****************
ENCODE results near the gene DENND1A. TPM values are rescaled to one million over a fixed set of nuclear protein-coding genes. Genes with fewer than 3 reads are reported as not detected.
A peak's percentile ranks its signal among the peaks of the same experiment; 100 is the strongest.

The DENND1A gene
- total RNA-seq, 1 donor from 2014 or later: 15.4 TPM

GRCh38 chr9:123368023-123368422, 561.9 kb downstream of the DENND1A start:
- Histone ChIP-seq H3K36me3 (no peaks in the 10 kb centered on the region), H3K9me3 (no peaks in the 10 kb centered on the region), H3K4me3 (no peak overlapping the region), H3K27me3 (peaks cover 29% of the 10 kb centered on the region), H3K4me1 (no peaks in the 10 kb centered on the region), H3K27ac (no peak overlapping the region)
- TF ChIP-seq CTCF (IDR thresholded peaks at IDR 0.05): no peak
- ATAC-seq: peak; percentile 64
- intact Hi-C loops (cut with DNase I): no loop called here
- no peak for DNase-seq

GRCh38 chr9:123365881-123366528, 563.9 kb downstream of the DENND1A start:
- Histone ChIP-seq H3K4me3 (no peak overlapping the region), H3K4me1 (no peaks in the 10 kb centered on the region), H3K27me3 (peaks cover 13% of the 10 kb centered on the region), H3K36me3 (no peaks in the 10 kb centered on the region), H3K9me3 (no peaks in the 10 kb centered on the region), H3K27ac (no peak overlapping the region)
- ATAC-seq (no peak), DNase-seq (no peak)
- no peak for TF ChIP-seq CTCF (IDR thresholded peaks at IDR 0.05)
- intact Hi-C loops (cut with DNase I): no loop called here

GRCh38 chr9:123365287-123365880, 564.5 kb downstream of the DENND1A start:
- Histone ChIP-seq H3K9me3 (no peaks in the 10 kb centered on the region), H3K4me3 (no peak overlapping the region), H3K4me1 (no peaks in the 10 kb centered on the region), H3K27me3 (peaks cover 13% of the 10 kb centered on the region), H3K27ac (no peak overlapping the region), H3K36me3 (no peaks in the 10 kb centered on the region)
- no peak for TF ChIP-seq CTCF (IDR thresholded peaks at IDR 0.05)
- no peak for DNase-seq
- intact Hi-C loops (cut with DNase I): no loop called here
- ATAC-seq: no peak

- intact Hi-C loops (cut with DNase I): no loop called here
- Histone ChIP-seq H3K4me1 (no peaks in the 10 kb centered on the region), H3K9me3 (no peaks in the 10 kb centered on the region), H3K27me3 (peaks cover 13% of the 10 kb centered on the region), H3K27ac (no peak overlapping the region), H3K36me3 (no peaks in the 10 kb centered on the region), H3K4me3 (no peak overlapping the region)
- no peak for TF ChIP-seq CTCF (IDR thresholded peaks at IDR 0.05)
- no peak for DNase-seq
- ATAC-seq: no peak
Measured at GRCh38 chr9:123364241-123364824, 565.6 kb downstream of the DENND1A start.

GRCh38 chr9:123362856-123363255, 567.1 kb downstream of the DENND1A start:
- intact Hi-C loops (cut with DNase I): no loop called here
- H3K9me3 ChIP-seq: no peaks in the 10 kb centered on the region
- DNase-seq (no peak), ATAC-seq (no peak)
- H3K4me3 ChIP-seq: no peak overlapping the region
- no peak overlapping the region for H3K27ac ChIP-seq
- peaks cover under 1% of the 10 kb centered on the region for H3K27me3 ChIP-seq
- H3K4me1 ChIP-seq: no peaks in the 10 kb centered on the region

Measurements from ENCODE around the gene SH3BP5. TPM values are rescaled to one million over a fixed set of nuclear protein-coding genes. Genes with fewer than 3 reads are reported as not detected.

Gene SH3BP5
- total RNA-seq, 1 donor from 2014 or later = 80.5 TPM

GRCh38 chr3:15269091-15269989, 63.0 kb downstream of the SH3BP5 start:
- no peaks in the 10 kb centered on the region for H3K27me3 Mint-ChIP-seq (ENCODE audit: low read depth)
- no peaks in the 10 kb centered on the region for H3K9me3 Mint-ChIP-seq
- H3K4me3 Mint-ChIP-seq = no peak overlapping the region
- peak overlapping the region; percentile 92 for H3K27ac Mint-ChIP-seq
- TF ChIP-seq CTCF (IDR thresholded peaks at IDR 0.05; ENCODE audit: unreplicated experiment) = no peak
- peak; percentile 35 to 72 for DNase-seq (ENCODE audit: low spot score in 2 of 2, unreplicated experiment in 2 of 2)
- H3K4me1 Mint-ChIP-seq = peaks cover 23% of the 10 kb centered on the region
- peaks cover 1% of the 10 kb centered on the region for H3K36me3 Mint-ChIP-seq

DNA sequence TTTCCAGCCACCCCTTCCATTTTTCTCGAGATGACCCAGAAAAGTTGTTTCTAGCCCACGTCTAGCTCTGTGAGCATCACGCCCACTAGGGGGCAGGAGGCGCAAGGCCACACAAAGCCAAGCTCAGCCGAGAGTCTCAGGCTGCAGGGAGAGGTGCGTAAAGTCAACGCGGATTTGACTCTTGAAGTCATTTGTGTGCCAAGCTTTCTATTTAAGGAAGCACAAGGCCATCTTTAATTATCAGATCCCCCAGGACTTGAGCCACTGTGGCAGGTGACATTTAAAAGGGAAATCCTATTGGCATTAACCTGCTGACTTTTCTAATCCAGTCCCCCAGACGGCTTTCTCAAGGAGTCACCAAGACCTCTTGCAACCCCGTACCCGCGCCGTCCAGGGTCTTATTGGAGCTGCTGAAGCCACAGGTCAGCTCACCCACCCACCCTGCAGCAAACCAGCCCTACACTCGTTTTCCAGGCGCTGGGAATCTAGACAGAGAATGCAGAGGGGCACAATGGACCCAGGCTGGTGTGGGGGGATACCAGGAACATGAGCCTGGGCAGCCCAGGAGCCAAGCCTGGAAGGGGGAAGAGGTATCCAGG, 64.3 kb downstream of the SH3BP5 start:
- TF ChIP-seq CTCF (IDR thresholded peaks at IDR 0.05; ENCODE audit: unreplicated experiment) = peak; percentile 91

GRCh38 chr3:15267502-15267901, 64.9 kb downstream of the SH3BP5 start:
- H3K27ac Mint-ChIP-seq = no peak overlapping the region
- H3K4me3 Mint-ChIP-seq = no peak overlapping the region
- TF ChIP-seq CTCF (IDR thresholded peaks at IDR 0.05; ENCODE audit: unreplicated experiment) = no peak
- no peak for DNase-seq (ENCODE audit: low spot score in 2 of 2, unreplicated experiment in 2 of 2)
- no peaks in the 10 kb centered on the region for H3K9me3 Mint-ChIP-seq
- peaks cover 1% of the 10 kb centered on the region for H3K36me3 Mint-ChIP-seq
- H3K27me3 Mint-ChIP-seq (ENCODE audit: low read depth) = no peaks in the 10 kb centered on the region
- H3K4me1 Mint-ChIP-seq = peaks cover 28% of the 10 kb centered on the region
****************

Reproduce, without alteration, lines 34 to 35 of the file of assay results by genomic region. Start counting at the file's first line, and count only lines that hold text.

- peaks cover under 1% of the 10 kb centered on the region for H3K27me3 ChIP-seq
- H3K4me1 ChIP-seq: no peaks in the 10 kb centered on the region